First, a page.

1. Jeff & Paul
“It’s not every day you get a marriage proposal on national TV and then get a phone call from Air Force One,” Jeff Zarrillo told a three hundred person crowd of cheering and tearful supporters gathered to celebrate the Supreme Court ruling on Proposition 8. Zarrillo along with his partner, Paul Kamati, were plaintiffs in the lawsuit that brought down the California ban on same-sex marriage. President Obama called to congratulate the couple after the ruling was announced. Kamati told the President near the end of the call: “You’re invited to the wedding.”
Zarrillo said the two plan to celebrate by “snuggling up with our doggies” inside their home in Burbank, California.
2. Kris & Sandy
“Love prevailed today,” Kris Perry pridefully told the crowd of revelers. Perry and her partner, Sandy Stier, were also plaintiffs in the lawsuit against Prop. 8. Perry grew up a “tomboy” in Bakersfield, a rural farming town, in central California, surrounded by people “who voted differently” than her parents. During her testimony against Prop. 8 in 2010, Perry told Federal District Court judge:
“I have never really let myself want [to get married] until now. Growing up as a lesbian, you don’t let yourself want it, because everyone tells you you are never going to have it.”
Perry and Stier met in their late 30’s and were married in San Francisco in 2004 but the two were denied a marriage license in 2009 after Proposition 8 passed in California. The couple thanked their four sons from the stage. Stier, joyfully asked the crowd, “Do women rock or do women rock?!”
3. “I’m Dustin Lance Black and I’m here to recruit you!”
Channeling legendary gay-rights activist Harvey Milk, Oscar winning screenwriter Dustin Lance Black opened the evening’s ceremony with a rallying introduction, “My name is Dustin Lance Black and I’m here to recruit you!” Black encouraged celebrating activists to take the “good feelings” of the day’s triumph and use them to fight anti-marriage equality laws in states like Texas, Virginia and Pennsylvania. “We need to ask for more than crumbs,” Black said, referencing Harvey Milk’s axiom: “If they give you a crumb, they can take that crumb away. But if they give you freedom, it’s pretty hard to take that away.”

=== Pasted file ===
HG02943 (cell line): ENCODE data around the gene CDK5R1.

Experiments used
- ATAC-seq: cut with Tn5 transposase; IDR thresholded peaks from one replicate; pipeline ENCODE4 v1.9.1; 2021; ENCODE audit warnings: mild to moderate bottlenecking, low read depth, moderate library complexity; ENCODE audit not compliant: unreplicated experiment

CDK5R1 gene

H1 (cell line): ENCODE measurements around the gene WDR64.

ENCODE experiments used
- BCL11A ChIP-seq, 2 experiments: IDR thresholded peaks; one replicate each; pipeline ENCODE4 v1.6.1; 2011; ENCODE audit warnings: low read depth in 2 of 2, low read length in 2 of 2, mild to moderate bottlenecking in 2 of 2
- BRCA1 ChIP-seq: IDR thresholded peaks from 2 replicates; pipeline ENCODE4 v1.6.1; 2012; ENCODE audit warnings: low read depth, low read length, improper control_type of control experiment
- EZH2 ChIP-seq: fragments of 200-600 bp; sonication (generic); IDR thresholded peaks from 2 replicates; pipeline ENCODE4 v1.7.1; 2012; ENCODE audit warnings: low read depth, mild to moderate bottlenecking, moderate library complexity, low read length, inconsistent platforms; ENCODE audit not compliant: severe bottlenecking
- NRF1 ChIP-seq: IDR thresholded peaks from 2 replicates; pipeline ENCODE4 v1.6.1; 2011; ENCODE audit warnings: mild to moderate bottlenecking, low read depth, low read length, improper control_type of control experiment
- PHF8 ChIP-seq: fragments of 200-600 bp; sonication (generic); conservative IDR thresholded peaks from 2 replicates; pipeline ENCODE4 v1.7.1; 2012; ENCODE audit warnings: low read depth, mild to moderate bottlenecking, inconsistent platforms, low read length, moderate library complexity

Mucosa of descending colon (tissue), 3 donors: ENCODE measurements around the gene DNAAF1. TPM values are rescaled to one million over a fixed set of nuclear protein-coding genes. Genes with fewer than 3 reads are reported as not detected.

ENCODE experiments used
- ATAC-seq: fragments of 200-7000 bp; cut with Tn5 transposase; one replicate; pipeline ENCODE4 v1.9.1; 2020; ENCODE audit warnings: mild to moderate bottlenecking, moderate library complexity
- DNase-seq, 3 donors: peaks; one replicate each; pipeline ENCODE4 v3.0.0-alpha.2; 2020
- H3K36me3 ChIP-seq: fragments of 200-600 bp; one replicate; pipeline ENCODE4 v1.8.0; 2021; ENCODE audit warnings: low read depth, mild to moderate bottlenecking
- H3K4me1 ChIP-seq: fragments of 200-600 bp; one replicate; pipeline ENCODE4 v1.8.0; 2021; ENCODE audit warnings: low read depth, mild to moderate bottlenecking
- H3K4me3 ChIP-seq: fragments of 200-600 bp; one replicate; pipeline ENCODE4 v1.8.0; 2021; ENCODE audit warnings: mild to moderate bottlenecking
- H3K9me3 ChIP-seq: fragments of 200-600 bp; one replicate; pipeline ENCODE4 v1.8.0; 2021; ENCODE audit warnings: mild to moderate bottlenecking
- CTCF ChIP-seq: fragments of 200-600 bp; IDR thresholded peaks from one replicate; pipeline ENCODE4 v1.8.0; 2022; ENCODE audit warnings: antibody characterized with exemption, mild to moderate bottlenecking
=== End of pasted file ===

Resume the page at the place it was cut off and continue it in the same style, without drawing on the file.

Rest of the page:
To watch Black’s play “8” about the legal case brought against Prop 8 click here.
4. Just married…again!
Deirdra and Nancy have been together for over 15 years. They spent the morning texting their grown children about the impending Supreme Court decision then came to a popular gay bar and restaurant in West Hollywood, the Abbey, to watch the results. The two were married in Los Angeles in 2005 after the California legislature approved a measure to legalize same sex marriage, though their marriage was not recognized in other states. “We’re just overwhelmed and grateful,” Nancy said, pulling her arm tightly around her wife.”We hope this sweeps the country.”
A daughter and her two fathers (who plan to get married as soon as possible).
6. The Odd Couple
David Boises and Ted Olson, two high profile lawyers from opposite sides of the political spectrum stand side by side on the issue of marriage equality. The two attorney’s faced off during Bush v. Gore but were both recruited by the American Foundation for Equal Rights, a non profit organization, to fight against Prop. 8. Often referred to as the ‘odd couple’, Boises told the crowd the one thing the two agree on is “human dignity.”
Olson, a long time conservative, applauded the crowd for their vigilant activism in turning around public opinion about marriage-equality. “There’s been a shift in the population,” Olson said, by his estimation, never in modern history had so many people changed their minds about “an issue with so much controversy as fast.”
7. FINALLY: Proof of the Gay Agenda
[x] Do laundry
[x] Go to gym
[ ] Clean apartment
[x] Pay bills
[x] Tell my family I love them
[x] Get involved
[x] Serve my country and community
[x] Secure my EQUAL RIGHTS
[ ] Find a good husband!
8. Downton Abbe
Abbe Land, a West Hollywood Councilmember and former mayor, was greeted by roaring applause. West Hollywood was the first city in the country to pass a resolution against the Defense of Marriage Act. In 1985, West Hollywood was the first city to create a same-gender domestic partnership registration for its residents, as well as to offer same-gender domestic partner benefits for city employees.
9. “Thank you.”
This young man, who was born deaf, continually signed “thank you” during the evening’s ceremonies.
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